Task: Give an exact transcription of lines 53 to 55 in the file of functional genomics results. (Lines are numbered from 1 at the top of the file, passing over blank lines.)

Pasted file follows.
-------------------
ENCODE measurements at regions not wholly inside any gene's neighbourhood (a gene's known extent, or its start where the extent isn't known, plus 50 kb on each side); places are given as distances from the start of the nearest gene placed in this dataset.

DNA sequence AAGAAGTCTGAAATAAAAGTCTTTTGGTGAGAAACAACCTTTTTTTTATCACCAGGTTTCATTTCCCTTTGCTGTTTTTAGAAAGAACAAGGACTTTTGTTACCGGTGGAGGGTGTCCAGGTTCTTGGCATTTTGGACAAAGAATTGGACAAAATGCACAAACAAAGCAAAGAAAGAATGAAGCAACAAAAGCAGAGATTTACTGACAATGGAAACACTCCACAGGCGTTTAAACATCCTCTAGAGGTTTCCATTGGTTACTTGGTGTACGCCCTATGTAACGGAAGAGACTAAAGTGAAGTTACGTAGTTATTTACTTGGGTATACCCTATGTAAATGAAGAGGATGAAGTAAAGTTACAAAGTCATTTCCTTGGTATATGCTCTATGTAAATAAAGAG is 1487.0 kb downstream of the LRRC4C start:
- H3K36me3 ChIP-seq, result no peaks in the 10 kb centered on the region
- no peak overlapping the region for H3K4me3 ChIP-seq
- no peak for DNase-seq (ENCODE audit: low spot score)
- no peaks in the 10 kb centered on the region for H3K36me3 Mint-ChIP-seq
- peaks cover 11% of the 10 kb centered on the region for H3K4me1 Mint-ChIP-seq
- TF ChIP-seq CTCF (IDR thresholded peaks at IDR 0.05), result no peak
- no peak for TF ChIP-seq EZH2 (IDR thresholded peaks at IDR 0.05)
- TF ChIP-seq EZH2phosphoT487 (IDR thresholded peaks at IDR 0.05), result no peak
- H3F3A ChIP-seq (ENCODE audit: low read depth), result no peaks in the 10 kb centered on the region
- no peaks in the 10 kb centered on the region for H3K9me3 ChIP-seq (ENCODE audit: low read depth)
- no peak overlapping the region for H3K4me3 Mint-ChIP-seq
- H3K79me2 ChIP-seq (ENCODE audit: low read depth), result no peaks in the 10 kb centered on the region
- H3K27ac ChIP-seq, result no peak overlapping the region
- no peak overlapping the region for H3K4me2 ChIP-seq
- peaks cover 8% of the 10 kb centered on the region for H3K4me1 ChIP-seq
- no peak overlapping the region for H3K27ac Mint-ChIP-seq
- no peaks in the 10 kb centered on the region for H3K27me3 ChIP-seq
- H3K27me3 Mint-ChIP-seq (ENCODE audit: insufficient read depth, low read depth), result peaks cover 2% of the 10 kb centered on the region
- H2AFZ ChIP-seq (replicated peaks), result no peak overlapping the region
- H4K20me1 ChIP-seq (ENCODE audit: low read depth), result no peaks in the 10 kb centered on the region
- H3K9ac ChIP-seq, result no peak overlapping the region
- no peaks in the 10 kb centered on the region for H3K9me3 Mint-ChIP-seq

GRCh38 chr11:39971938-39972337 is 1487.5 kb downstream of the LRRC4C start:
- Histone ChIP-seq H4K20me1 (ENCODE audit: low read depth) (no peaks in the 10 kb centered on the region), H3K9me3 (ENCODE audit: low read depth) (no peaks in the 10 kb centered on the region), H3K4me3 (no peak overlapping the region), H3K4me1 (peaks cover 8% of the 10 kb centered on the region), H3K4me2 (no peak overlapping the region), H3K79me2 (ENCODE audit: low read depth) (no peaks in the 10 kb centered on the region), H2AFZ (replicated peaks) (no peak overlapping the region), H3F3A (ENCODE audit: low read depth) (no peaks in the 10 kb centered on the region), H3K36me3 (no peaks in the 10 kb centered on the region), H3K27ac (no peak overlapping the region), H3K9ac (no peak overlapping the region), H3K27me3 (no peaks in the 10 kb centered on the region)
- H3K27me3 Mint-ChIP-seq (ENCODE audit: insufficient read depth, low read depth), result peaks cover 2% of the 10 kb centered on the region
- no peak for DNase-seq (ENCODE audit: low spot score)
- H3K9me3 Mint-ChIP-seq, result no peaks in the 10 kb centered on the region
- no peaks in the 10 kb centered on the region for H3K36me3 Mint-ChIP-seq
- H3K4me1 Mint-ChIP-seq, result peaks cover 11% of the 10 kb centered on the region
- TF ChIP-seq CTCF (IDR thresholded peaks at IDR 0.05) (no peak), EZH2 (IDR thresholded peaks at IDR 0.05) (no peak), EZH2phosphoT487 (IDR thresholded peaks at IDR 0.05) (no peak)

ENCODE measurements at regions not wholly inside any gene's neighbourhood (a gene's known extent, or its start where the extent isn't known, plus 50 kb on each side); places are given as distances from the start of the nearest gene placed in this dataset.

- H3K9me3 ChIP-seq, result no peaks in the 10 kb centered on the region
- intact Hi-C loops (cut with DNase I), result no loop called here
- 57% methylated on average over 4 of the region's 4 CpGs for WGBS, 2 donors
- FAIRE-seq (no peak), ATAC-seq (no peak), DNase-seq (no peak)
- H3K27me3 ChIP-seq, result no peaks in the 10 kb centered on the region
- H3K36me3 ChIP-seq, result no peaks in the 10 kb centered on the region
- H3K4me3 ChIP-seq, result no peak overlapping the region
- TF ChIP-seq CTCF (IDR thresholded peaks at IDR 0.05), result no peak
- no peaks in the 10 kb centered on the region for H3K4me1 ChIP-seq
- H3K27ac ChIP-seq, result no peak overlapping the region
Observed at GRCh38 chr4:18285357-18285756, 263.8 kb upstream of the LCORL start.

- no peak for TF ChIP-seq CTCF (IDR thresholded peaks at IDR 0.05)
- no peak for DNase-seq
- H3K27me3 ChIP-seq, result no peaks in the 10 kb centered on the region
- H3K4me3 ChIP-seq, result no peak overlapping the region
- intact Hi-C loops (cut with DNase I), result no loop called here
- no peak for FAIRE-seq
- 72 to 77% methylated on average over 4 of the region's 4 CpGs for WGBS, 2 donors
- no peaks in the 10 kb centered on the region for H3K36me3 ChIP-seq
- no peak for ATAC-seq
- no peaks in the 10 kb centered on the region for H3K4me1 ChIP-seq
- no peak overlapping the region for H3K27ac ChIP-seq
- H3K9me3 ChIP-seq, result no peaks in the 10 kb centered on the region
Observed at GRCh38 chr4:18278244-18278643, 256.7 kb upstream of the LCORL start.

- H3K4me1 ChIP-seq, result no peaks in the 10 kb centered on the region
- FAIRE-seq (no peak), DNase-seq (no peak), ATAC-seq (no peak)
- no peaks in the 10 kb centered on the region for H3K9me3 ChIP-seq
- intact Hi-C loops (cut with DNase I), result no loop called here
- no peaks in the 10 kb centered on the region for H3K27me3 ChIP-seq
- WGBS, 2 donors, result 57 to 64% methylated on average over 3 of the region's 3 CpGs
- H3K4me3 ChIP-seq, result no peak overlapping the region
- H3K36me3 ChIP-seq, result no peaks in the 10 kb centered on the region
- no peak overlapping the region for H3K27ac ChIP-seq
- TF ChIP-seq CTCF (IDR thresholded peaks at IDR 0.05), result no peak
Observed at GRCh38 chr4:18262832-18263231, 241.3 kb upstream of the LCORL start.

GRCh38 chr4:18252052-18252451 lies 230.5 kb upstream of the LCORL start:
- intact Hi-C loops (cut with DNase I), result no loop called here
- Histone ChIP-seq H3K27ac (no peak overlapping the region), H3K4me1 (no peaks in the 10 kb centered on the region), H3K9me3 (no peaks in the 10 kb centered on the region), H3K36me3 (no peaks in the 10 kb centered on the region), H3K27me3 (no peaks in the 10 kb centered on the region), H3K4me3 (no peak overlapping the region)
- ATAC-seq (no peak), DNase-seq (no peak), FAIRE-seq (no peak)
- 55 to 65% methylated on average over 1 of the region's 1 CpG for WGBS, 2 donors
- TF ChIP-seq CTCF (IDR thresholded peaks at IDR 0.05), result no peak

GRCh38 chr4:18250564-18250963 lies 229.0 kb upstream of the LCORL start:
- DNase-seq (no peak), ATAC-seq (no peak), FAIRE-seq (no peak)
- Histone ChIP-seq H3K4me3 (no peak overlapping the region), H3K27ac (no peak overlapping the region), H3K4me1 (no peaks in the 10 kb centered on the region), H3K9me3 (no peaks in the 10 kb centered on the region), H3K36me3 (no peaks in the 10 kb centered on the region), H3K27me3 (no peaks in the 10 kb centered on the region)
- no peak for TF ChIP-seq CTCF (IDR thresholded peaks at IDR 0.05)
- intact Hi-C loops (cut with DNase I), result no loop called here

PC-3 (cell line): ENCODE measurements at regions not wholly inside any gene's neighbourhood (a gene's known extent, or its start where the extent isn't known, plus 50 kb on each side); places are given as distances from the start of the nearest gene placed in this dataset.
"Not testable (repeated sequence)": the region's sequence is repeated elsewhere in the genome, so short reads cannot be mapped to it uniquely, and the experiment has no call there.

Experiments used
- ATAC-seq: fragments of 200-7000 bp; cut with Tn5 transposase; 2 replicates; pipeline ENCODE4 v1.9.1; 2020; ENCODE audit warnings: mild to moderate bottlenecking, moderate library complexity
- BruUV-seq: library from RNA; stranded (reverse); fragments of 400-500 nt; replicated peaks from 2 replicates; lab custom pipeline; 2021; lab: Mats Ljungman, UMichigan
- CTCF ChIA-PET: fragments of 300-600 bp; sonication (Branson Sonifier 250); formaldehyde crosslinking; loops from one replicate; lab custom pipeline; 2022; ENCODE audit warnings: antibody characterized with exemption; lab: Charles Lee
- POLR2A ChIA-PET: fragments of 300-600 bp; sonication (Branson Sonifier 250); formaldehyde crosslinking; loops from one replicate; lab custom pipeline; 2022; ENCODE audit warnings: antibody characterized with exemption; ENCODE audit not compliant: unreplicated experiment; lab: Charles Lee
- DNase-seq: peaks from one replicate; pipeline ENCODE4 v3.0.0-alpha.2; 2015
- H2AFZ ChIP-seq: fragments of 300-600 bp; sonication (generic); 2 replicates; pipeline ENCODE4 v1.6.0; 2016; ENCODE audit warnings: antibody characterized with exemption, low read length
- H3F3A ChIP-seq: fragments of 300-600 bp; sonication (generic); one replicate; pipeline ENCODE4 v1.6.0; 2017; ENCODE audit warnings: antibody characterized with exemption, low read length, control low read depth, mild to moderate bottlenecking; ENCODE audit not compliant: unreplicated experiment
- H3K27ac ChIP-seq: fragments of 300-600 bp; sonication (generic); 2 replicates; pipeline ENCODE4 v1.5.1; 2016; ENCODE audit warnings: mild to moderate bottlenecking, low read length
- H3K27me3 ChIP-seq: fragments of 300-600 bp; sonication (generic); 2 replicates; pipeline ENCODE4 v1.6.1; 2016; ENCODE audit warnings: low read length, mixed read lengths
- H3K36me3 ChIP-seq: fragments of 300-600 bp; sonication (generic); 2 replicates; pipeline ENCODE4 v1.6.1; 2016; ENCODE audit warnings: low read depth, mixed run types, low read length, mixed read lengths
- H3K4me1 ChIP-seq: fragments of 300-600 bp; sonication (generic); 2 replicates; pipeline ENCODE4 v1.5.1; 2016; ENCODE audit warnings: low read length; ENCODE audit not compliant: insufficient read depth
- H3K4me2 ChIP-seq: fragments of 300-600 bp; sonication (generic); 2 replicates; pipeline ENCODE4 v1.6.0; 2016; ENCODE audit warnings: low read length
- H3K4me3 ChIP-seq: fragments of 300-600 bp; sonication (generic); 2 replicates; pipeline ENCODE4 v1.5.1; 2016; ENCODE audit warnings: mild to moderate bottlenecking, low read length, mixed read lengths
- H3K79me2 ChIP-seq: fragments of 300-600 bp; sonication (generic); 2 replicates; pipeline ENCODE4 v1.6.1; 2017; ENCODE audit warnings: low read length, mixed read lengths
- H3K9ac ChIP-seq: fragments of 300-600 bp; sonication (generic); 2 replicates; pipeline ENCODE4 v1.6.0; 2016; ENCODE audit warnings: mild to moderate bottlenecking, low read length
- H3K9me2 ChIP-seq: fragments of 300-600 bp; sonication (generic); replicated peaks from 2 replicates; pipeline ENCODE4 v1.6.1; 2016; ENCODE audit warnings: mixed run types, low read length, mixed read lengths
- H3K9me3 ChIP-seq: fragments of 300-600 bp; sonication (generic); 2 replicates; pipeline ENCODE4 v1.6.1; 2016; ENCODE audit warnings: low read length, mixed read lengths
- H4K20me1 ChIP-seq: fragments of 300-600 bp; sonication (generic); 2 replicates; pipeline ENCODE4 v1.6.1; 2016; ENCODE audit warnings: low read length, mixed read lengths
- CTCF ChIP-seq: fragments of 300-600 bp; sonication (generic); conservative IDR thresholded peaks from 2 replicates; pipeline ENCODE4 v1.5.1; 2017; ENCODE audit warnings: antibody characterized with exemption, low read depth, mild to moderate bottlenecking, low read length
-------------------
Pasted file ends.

- no peak for ATAC-seq
- no peaks in the 10 kb centered on the region for H3K4me1 ChIP-seq
- no peak overlapping the region for H3K27ac ChIP-seq